By Carnegie Mellon University
Governor Tom Wolf announced the launch of the Pennsylvania Manufacturing Initiative, which leverages the internationally acclaimed science and engineering talent and discovery capacity of Pennsylvania's institutions of higher education to ensure that Pennsylvania remains a national and international leader in manufacturing and achieves the full economic potential for high-paying manufacturing jobs. Wolf made the announcement on Tuesday, May 1, at the Tech Spark on Carnegie Mellon University's Pittsburgh campus.
"We are going to do more in Pennsylvania to try to encourage manufacturing," Wolf said. "And we're trying to do that not by creating another silo, but by actually trying to get more collaboration across organizations that are already doing amazing work in this field, like Carnegie Mellon."
Tech Spark is the cornerstone of CMU's College of Engineering's maker ecosystem, an integrated set of resources where faculty and students create and develop new ideas, concepts and products for courses and research. The space houses a simulation cluster, 3D printers, rapid prototyping equipment, electronic fabrication facilities, and traditional manual and CNC machining to allow students and faculty to design and fabricate at the nano, micro and macro scales.
A main component of the Pennsylvania Manufacturing Innovation Program is the Manufacturing Fellows Initiative, which will support designated undergraduate and graduate student fellows at universities within the state to work with manufacturers. University faculty and students will address projects identified by industry to help advance new products or process innovations. Students will be paired with a Pennsylvania company, and the program will provide research funding for projects that will be catered to each company's needs.
"Partnering college students with local manufacturing companies will advance innovation statewide and prepare students for leadership roles in advanced manufacturing," said James H. Garrett Jr., dean of the College of Engineering.
Ross Cunningham, a doctoral student working with Professor Anthony Rollett, professor of materials science and engineering and NextManufacturing associate director, spoke at the event. Cunningham participated in the Pennsylvania Manufacturing Initiative's pilot program.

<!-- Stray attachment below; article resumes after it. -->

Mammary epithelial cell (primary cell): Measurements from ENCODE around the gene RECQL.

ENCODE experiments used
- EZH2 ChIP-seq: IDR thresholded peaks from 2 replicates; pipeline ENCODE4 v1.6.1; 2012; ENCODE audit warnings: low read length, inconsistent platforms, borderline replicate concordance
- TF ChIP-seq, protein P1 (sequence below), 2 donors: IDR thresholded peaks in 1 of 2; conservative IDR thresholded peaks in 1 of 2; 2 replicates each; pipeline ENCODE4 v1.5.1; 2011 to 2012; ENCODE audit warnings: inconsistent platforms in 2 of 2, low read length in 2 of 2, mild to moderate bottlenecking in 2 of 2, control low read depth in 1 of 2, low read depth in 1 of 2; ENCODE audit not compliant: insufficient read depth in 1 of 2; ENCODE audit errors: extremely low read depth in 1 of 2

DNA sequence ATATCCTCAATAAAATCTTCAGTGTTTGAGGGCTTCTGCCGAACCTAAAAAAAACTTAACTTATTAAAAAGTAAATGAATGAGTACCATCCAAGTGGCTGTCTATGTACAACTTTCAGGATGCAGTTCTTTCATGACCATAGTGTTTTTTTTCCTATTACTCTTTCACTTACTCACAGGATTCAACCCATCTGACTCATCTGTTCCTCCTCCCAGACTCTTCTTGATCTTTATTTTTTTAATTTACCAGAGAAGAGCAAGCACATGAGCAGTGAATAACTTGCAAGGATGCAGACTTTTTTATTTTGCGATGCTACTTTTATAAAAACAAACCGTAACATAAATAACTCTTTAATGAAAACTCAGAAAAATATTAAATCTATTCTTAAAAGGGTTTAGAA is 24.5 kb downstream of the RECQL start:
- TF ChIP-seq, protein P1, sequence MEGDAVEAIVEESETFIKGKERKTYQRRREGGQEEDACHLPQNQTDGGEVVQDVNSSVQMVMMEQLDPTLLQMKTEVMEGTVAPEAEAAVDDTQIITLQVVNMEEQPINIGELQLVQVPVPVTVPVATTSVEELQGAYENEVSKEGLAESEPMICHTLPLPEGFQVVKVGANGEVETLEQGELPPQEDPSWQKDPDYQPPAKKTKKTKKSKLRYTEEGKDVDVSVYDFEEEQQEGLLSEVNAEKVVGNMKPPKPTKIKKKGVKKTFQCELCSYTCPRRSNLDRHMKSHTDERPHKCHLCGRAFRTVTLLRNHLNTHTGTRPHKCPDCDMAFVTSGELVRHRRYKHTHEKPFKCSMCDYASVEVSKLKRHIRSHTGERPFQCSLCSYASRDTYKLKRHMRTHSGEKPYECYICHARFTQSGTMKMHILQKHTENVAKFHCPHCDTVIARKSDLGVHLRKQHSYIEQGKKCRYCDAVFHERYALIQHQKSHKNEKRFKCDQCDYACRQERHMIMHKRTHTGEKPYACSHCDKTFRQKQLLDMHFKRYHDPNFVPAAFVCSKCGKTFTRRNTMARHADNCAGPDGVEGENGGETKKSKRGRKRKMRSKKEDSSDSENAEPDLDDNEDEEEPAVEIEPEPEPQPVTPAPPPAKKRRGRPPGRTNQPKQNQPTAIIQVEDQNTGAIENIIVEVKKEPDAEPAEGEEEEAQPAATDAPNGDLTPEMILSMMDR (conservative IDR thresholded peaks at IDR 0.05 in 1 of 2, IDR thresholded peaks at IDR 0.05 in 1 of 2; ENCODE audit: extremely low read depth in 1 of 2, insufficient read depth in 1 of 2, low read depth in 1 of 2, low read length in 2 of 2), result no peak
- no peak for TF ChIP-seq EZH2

"Through the pilot program, I was able to make connections and have conversations with industry engineers at Alcoa, now Arconic, early enough in my tenure as a graduate student to help guide my research in a direction that I can confidently say has made significant benefits to the 3D printing additive manufacturing industry as a whole," Cunningham said.
The initiative emerged from the collaboration of seven of Pennsylvania's engineering research universities: Carnegie Mellon University, Drexel University, Lehigh University, Pennsylvania State University, Temple University, University of Pennsylvania and the University of Pittsburgh, the Industrial Resource Centers, and the Department of Community and Economic Development. The goal of the program is to enable these institutions to seamlessly bring their capabilities to bear and support industrial innovation and position the Commonwealth at the forefront of the next wave of manufacturing.
The program will help reshape industries, from electronics to energy, materials, consumer goods and heavy equipment. Universities can submit project proposals at manufacturingpa.org until June 12, 2018, and will be notified by the end of July.
The Manufacturing Fellows Initiative utilizes many organizations that are on the front lines of working with Pennsylvania industry as referral partners. The Department of Community and Economic Development, Industrial Resource Centers, Ben Franklin Centers, Local Development District, Small Business Development Centers, Industrial Development Organizations and university corporate relations offices foster the development of university-industry partnerships and establish university fellow-industry mentor engagements.
Carnegie Mellon's global leadership in the research and development of advanced robotics, artificial intelligence, materials science and 3D printing is rapidly transforming manufacturing and catalyzing economic development in Pittsburgh and beyond. This transformation of the manufacturing industry is a new chapter for Pittsburgh, where the forging of steel was the bedrock of economic viability for more than a century and put the city on the map as a global economic powerhouse. Along with working with the state, research conducted by CMU's Manufacturing Futures Initiative and the Advanced Robotics for Manufacturing Institute epitomizes the Pittsburgh's ongoing evolution toward its global leadership and manufacturing future, attracting public and private sector partners and bridging the gap between manufacturing research and industrial use.
Based in Pittsburgh, Catalyst Connection is an economic development organization dedicated to helping small manufacturers to improve their competitive performance. Catalyst advisors, consultants, and instructors offer training, consulting and administer financial programs that can provide funding for equipment, machinery, or capital improvements. As a nonprofit 501 (c)3 firm, the organization has been supporting Southwestern Pennsylvania manufacturers for more than 25 years. For more information call 1-888-887-7472 or go to www.catalystconnection.org.